Communities in Illinois can take lead against climate change
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While President Donald Trump steps back from the landmark Paris Climate Accord, mayors across our country, including here in Chicago and Cook County, have committed to step up and fill the void. Now is the time for these municipal declarations of support for the Paris Accord to become real solutions. Effective actions must be taken to reduce carbon pollution in ways that achieve environmental and economic development goals together.
Chicago, Elgin, Evanston, Highland Park and other Illinois municipalities have pledged to fill the void left by Trump and seize opportunities to reduce greenhouse gas pollution.
Growing local solar energy, storage and energy efficiency creates jobs, saves money, attracts investment and avoids carbon pollution. Local energy production keeps energy dollars in our communities, instead of paying to import electricity generated by coal, gas and uranium. Clean electric vehicles and buses in municipal fleets reduce fuel and maintenance costs, and avoid pollution. Improving energy efficiency in city buildings saves taxpayer money, reduces pollution and lessens maintenance costs.
Chicago is moving forward. For example, the city has committed to power all municipal buildings with renewable energy by 2025 and has an energy efficiency plan in place for public buildings. The city’s climate action plan adopted in 2008 calls for reducing greenhouse gas pollution by 25 percent from 1990 levels by 2020, and new clean technologies provide even more opportunities for progress.
Here are three ways that all of our cities can transform their public commitments into meaningful climate actions:
- Achieve 100 percent renewable energy for municipal electricity needs by 2022. The Midwest has abundant wind power, and solar energy and energy storage capacity is accelerating as prices fall while technologies improve. Illinois cities can achieve 100 percent renewable energy by using locally produced solar energy plus storage, purchasing clean renewable energy from third parties, and securing renewable energy credits from new Illinois solar and wind projects.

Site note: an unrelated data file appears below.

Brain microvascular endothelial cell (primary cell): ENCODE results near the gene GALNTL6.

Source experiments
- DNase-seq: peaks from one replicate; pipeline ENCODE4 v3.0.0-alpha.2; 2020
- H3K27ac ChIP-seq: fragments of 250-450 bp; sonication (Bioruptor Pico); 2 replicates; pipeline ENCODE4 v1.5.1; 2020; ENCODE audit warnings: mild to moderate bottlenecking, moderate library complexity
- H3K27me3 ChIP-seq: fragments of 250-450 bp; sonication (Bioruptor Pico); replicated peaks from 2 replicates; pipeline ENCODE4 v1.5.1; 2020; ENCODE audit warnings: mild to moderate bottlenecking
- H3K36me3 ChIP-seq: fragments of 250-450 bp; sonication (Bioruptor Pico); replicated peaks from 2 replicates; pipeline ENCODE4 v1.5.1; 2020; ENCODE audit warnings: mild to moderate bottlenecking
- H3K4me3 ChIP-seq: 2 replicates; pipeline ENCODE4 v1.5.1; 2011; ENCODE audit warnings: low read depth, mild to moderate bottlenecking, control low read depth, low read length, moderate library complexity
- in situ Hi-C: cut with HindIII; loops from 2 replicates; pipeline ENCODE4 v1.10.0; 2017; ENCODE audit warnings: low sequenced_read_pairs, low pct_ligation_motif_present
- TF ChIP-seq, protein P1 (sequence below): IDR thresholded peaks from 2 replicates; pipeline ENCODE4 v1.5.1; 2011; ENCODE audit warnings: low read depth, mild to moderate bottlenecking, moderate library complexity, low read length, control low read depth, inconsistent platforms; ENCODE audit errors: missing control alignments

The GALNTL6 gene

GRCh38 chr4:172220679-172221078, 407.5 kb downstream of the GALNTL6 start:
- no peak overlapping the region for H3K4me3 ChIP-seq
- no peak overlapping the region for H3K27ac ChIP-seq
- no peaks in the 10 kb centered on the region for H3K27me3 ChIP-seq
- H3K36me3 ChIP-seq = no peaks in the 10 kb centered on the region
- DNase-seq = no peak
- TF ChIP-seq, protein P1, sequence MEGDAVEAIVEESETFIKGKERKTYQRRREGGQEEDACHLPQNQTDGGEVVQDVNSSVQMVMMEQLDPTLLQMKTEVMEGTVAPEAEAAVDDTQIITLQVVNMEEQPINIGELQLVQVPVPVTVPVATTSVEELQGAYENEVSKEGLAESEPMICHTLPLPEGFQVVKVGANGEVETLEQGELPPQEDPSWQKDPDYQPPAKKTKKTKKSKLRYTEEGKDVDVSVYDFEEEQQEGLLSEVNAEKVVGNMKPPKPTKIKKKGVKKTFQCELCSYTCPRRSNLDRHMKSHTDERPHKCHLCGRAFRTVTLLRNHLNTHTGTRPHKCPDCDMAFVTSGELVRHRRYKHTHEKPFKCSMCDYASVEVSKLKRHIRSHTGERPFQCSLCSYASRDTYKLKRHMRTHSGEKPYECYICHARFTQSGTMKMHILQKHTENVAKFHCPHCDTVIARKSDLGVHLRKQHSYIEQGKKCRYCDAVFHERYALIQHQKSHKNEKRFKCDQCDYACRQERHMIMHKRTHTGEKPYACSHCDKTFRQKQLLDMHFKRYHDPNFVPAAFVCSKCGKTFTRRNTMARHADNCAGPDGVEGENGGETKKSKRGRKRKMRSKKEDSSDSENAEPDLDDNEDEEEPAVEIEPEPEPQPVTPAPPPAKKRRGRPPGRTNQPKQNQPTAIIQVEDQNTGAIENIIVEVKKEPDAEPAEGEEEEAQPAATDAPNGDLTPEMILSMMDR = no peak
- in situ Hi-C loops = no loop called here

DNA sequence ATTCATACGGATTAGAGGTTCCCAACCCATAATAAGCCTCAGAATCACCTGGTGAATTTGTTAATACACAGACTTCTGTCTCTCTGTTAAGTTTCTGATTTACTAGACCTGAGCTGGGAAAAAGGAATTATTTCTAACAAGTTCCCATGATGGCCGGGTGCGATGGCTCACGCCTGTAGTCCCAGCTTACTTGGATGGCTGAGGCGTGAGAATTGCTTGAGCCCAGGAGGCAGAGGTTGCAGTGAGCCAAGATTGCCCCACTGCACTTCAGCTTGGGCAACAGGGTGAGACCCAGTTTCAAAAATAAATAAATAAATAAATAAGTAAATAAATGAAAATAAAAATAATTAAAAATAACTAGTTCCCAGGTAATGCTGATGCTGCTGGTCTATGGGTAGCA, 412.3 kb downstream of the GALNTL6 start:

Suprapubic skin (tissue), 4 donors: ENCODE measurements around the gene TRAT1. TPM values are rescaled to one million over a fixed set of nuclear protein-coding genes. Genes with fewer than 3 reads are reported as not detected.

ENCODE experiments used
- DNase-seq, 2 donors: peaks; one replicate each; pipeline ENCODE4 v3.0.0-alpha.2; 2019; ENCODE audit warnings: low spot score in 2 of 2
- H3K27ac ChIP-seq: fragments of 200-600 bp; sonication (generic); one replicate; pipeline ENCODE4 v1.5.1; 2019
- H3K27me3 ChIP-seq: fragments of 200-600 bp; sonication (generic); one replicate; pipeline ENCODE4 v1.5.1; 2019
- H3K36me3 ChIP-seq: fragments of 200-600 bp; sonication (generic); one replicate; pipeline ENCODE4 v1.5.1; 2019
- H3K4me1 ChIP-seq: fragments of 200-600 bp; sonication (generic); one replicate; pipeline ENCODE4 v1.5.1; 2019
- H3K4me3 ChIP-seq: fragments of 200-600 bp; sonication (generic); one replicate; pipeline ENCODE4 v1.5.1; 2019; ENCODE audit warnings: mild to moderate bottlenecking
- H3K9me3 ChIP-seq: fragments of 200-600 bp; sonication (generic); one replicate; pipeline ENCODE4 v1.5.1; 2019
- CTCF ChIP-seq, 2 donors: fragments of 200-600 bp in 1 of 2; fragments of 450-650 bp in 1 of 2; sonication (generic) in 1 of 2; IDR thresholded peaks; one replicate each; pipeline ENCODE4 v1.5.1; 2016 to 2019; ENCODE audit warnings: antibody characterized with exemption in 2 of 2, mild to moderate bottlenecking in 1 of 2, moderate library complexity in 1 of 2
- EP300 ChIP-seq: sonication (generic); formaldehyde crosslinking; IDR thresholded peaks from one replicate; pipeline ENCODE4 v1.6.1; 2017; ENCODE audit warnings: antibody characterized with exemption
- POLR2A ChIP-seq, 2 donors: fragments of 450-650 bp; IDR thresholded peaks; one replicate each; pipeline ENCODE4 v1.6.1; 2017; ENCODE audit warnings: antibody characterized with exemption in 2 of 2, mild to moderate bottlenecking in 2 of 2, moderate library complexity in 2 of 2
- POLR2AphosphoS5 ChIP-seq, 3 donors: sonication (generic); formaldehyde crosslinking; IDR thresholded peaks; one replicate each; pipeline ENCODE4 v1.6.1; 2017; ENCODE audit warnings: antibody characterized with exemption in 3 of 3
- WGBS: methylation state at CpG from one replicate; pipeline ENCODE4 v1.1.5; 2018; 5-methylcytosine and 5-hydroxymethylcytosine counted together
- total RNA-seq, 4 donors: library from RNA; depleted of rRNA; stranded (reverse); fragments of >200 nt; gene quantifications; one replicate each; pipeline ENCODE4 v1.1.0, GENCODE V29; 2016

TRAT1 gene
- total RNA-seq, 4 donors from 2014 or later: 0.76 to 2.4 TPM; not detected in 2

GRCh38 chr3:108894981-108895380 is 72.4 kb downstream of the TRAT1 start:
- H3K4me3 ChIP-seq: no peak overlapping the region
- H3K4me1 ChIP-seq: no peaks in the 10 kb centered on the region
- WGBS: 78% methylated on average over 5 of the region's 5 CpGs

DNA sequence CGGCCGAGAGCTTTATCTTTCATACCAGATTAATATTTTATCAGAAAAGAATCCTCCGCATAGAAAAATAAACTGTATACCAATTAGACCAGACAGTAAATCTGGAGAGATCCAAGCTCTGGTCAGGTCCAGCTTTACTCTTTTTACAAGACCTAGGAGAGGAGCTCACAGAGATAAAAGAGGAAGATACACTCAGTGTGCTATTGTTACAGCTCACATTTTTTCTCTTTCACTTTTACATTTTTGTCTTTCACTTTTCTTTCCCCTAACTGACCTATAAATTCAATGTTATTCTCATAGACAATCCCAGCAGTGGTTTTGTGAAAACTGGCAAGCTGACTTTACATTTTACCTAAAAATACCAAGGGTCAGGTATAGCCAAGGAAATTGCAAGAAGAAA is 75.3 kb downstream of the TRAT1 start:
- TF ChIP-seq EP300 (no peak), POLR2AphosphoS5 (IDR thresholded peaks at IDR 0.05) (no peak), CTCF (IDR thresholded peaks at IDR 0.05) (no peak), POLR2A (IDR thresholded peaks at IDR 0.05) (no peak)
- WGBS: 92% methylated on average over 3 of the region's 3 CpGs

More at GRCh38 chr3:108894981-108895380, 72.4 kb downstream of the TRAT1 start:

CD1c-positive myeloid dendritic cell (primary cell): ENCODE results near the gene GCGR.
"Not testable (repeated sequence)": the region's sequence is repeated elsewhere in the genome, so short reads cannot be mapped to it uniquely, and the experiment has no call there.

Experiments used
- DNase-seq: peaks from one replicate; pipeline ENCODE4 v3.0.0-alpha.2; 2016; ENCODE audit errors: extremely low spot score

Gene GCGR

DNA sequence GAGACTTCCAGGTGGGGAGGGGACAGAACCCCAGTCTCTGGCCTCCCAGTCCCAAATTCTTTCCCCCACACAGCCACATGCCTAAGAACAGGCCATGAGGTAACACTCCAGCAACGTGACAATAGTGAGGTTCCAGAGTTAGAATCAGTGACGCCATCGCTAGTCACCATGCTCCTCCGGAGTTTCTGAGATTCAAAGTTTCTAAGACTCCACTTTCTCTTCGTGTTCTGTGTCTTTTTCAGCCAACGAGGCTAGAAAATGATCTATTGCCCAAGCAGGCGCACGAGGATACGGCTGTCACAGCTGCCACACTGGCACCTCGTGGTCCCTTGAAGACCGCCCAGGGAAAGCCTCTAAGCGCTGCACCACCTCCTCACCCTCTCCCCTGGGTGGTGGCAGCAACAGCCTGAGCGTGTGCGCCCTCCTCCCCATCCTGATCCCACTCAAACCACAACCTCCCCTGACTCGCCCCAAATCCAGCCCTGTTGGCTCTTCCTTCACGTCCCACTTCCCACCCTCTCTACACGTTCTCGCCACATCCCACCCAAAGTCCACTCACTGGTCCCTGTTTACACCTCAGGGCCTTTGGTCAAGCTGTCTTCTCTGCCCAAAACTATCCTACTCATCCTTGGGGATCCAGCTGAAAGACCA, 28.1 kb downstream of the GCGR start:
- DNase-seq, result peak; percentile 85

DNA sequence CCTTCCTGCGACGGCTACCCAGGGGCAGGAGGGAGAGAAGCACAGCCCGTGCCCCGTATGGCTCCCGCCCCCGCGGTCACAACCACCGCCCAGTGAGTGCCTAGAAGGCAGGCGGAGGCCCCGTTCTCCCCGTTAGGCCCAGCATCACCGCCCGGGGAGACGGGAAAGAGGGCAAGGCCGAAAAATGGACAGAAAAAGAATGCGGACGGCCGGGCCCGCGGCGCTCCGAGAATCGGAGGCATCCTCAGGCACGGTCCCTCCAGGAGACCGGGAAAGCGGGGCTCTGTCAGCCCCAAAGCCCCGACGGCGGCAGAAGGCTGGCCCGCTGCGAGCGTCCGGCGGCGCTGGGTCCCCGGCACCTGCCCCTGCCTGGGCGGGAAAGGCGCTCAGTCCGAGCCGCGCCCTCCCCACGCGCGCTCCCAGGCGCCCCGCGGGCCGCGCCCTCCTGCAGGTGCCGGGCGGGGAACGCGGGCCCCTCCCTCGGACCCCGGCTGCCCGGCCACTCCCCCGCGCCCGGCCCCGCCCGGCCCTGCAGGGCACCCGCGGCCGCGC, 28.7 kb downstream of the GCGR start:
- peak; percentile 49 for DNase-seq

- Clean up municipal fleets. All new purchases should be electric vehicles (except in special cases). Our nation’s transportation sector now produces more greenhouse gas pollution than the electric power sector, which is finally moving on a cleaner path. Illinois cities should buy electric vehicles or other zero-emission vehicles for non-emergency fleets. Cities can create demand to drive the EV market forward while reducing pollution. EVs have fewer moving parts and lower maintenance costs than internal combustion engine vehicles. EV operating costs are lower and more predictable. Using wind and solar energy to power EV charging stations accelerates a cleaner transportation system. Chicago has joined 29 other cities to jointly explore purchasing 114,000 EVs.
- Smart energy efficiency investments produce cost savings and less pollution. Why wait – many payback periods are short and the savings come fast. Replacing incandescent bulbs with LEDs is a cost-saver and pollution-reducer. Antiquated HVAC systems and old appliances waste money and allow more pollution. Smart energy efficiency products, technologies and controls are available. The time has never been better for cities to reduce their energy bills and cut pollution through energy efficiency improvements.
Illinois cities are leading by saying that they’ll step up with climate actions while President Trump isolates our nation from global solutions. Cities can seize climate action opportunities by moving forward with these three specific initiatives for clean energy, clean transportation and energy efficiency that will produce significant pollution reduction results. Let’s work together to turn words into deeds, achieve economic and environmental benefits together, and help advance the Paris Climate Accord goals.
Howard A. Learner is executive director of the Environmental Law & Policy Center.